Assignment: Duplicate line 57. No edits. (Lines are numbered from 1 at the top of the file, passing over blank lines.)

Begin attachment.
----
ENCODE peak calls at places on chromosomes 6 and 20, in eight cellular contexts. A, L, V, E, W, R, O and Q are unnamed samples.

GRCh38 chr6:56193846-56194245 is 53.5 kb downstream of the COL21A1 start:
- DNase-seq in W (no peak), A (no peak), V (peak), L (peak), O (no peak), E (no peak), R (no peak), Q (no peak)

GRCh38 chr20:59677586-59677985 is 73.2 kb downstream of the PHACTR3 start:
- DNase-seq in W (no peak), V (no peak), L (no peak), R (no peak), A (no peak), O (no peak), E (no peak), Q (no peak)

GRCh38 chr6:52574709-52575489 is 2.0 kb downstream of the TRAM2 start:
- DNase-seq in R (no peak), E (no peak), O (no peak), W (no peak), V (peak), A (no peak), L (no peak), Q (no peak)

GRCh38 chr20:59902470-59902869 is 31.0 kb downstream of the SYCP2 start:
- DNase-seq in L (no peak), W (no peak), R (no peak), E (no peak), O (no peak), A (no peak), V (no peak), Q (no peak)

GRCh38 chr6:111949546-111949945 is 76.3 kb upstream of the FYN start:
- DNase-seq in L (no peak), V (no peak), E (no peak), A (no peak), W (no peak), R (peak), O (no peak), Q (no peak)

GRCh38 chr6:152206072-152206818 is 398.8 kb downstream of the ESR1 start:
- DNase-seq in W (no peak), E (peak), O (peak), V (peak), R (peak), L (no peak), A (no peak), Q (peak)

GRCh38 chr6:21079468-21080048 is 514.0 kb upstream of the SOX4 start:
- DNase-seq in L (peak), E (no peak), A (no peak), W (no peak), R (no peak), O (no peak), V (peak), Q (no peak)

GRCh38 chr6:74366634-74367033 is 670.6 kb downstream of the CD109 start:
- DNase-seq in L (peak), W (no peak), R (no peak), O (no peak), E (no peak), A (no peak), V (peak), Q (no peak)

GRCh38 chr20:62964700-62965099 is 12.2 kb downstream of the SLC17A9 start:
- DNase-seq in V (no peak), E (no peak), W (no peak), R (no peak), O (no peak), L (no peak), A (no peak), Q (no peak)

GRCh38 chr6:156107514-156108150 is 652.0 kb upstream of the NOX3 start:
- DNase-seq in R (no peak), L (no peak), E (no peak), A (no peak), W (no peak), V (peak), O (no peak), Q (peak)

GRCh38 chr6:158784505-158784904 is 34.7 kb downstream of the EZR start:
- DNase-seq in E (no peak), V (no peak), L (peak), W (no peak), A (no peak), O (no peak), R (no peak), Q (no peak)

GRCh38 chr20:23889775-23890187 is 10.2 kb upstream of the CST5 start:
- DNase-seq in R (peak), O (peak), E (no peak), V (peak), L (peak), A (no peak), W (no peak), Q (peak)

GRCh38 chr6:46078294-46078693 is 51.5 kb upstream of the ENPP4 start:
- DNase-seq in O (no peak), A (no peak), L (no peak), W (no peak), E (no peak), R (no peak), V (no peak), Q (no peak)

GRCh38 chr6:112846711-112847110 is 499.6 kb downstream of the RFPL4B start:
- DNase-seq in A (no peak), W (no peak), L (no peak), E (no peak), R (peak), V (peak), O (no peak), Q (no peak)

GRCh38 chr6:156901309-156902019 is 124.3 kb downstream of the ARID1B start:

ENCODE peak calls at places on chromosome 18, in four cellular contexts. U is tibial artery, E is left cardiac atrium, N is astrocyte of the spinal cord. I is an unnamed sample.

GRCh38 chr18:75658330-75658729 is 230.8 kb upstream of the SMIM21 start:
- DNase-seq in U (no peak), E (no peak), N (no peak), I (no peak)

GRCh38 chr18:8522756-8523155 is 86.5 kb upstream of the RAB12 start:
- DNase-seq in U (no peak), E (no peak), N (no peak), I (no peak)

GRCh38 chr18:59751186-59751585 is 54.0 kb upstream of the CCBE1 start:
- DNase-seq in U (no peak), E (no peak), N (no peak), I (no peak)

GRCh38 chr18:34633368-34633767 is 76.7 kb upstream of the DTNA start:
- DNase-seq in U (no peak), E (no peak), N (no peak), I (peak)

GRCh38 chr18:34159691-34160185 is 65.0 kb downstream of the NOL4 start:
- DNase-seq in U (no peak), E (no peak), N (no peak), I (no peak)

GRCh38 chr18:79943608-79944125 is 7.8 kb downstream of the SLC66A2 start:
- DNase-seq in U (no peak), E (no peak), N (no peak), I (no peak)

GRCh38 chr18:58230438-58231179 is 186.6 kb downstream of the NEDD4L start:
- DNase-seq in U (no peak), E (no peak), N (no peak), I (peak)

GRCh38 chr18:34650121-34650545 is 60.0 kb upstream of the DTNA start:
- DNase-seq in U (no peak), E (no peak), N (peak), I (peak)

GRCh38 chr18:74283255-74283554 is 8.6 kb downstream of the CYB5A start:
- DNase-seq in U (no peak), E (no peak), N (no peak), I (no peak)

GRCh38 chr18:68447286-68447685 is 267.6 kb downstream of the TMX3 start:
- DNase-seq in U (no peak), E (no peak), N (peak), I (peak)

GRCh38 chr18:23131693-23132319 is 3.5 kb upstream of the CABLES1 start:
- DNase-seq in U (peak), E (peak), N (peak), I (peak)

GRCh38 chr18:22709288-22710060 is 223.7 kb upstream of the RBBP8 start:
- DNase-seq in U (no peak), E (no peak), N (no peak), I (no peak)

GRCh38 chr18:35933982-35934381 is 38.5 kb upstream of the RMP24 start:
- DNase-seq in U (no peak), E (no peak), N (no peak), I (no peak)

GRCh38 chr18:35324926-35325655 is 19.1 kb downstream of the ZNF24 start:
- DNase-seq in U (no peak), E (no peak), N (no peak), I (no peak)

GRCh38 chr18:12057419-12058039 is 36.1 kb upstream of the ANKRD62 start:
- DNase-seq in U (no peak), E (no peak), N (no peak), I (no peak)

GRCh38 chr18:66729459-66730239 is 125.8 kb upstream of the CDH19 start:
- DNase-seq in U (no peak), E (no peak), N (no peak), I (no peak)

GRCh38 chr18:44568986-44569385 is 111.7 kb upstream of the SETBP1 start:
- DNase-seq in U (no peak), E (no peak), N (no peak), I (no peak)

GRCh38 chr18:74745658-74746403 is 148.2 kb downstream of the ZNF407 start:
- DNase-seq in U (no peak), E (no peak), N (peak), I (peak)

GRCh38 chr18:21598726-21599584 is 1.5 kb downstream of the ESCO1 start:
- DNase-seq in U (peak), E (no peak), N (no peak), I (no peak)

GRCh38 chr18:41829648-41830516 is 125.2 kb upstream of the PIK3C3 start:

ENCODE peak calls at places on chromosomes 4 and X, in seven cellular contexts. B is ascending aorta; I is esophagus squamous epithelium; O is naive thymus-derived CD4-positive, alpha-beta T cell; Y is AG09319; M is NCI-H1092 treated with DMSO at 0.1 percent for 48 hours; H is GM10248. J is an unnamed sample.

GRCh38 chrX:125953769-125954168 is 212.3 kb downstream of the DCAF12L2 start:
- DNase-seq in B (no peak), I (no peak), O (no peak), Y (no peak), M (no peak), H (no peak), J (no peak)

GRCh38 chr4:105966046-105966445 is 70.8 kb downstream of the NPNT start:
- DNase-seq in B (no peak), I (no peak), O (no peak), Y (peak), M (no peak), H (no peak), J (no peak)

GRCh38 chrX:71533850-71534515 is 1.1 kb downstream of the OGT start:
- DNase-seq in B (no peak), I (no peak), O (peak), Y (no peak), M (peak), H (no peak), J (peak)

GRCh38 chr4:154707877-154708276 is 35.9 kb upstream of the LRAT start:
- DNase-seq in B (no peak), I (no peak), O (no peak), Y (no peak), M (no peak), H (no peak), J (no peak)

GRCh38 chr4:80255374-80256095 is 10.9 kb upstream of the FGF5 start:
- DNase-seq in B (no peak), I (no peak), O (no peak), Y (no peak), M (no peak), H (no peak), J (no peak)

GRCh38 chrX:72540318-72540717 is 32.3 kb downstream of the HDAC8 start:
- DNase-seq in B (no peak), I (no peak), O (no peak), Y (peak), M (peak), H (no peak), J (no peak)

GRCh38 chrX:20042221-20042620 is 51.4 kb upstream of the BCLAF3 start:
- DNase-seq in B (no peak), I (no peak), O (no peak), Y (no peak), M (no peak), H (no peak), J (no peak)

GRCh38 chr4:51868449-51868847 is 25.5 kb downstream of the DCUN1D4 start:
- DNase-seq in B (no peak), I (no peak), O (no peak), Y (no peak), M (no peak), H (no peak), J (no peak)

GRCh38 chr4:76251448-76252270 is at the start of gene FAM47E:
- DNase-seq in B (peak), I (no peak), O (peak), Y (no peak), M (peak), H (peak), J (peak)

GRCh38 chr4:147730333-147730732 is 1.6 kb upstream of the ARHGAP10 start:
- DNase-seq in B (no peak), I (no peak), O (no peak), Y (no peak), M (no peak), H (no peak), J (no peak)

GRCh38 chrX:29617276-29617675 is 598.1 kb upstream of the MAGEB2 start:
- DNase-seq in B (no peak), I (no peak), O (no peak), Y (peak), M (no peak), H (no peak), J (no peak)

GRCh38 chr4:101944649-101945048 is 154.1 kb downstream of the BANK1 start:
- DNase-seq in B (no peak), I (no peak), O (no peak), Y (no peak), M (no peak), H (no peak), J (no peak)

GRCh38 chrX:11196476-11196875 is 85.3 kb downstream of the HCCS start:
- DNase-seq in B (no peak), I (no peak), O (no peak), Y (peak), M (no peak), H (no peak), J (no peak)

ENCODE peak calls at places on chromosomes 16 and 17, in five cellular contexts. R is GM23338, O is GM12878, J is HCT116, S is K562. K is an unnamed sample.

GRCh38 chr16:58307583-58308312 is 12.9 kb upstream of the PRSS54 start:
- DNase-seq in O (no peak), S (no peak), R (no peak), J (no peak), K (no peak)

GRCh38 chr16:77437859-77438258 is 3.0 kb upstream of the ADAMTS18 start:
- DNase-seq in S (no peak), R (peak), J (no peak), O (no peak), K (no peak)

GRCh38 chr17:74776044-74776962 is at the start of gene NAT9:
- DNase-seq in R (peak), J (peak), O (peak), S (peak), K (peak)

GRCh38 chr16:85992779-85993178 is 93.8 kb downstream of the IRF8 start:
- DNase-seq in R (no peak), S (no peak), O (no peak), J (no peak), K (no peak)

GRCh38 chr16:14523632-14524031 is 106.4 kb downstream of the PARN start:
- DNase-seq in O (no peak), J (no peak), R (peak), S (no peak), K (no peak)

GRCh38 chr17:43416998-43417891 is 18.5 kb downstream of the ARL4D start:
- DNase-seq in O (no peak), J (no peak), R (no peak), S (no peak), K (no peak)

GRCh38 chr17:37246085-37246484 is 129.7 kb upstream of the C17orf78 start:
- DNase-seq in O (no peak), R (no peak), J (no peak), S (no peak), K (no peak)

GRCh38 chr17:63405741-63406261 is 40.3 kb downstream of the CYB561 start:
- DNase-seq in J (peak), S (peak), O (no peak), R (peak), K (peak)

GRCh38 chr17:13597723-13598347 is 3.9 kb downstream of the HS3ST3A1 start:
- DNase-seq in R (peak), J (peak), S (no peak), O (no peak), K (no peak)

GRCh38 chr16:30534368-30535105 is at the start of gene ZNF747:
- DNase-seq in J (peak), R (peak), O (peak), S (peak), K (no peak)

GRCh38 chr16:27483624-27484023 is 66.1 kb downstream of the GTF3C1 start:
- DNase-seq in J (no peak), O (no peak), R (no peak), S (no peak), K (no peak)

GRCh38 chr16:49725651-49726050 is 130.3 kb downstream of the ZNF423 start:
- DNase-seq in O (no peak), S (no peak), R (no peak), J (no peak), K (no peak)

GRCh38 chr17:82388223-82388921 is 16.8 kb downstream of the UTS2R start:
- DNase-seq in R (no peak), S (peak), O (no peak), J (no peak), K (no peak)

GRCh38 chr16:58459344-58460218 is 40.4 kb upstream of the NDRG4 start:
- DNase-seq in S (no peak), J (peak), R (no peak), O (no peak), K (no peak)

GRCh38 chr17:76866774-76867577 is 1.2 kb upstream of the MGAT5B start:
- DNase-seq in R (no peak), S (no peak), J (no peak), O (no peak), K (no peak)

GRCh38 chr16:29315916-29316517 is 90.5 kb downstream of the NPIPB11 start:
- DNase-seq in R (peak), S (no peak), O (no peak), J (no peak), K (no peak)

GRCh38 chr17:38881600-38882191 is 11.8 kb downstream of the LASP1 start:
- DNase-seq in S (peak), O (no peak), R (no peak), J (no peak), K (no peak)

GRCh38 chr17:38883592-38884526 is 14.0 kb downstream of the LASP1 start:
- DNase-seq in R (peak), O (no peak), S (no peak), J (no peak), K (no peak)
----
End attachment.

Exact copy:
- DNase-seq in U (no peak), E (no peak), N (no peak), I (no peak)